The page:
That software encapsulates a couple of controls that are arranged in a specific order to create the final design. It is presumed that the programmer must have proper experience in both designing and coding in .NET technology. Hence, it would be waste to elaborate the user control and arbitrary controls designed on a C# window form. It doesn’t matter, indeed, how you design your software. Rather, the matter of concern is that the business logic and features implementation should be postulated in the proper order.

Getting Started

Making this software is not similar to a common Windows form application. We shall have to deal with open source APIs, such as the Mono project and the NuGet package, because the Visual Studio IDE alone is not capable of making this happen. This segment embarks on the process by learning the initial configurations.

So, open the Visual Studio IDE and go to “New Project Type” from the File menu, select the “Window Forms Application” type from the project template, and assign the project name as “dotnetInjector,” as shown below:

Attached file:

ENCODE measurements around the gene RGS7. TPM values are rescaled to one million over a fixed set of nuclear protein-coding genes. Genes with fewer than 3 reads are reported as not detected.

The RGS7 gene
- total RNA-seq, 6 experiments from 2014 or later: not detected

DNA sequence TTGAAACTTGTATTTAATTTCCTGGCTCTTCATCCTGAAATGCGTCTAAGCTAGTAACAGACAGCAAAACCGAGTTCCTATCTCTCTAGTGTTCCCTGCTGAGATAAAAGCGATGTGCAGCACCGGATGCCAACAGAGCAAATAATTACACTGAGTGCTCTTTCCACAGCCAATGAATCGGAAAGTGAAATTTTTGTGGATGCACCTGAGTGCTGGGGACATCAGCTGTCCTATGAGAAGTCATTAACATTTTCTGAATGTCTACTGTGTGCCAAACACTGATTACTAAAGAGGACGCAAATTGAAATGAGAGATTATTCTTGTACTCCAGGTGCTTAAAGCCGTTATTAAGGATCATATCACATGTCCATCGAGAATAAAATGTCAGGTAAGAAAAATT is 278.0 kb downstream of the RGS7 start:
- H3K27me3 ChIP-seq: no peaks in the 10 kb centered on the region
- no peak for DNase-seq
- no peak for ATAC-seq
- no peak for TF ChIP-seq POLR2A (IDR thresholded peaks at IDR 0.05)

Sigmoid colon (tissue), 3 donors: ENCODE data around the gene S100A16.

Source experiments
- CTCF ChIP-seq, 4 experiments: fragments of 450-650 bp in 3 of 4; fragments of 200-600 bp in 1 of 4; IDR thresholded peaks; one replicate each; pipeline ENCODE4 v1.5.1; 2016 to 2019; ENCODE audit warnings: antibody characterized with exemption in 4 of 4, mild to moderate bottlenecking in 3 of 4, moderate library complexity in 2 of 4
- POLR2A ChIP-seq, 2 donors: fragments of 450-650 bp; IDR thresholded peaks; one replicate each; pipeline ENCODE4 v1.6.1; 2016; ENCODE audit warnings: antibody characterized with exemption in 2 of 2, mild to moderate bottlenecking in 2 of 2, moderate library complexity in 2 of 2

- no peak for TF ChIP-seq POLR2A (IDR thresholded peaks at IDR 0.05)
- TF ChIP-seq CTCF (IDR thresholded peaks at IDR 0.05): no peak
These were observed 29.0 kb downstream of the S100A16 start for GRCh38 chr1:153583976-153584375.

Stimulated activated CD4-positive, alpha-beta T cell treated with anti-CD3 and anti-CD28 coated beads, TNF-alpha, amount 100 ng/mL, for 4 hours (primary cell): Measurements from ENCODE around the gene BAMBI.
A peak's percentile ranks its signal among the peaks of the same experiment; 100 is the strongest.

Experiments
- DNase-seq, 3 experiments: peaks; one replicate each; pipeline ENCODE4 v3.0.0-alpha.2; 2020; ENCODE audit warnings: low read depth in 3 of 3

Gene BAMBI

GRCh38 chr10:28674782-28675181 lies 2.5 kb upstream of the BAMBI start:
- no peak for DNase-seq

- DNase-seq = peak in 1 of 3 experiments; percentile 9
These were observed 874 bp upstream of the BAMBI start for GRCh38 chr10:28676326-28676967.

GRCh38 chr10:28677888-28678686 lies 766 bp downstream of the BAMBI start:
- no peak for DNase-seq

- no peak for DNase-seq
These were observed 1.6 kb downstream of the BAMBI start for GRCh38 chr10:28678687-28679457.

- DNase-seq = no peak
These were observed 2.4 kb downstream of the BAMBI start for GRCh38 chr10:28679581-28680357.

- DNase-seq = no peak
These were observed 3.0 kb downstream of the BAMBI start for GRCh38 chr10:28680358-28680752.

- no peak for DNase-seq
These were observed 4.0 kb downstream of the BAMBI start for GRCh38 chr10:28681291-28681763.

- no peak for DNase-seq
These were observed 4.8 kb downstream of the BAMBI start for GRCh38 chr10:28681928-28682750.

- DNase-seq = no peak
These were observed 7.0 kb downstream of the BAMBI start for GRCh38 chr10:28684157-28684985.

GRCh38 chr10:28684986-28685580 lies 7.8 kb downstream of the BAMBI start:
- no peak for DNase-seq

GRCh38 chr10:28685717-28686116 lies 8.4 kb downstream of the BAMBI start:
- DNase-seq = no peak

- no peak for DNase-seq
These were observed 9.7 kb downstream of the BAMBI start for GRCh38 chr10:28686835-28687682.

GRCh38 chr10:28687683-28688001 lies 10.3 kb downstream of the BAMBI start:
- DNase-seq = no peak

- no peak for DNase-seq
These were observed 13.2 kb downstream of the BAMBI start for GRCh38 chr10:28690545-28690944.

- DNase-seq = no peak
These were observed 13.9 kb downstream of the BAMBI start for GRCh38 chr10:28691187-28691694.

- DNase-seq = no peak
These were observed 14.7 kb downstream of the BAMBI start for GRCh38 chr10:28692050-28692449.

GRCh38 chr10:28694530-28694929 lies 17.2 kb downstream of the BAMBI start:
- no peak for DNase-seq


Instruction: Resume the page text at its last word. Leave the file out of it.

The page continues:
The loader form shall be the entry point, having incorporated the disassembling and injection characteristics. Afterward, add one more form as “about” to the solution; the functionality is typically scattered across multiple form modules

Adding External Reference

Now, right click the dotnetInjector | reference and choose “Add Reference.” Here import some external DLL file references in order to consume their special classes, as follows:

  • Mono.ceil.dll
  • ICSharp.decompile.dll

NuGet Package Installation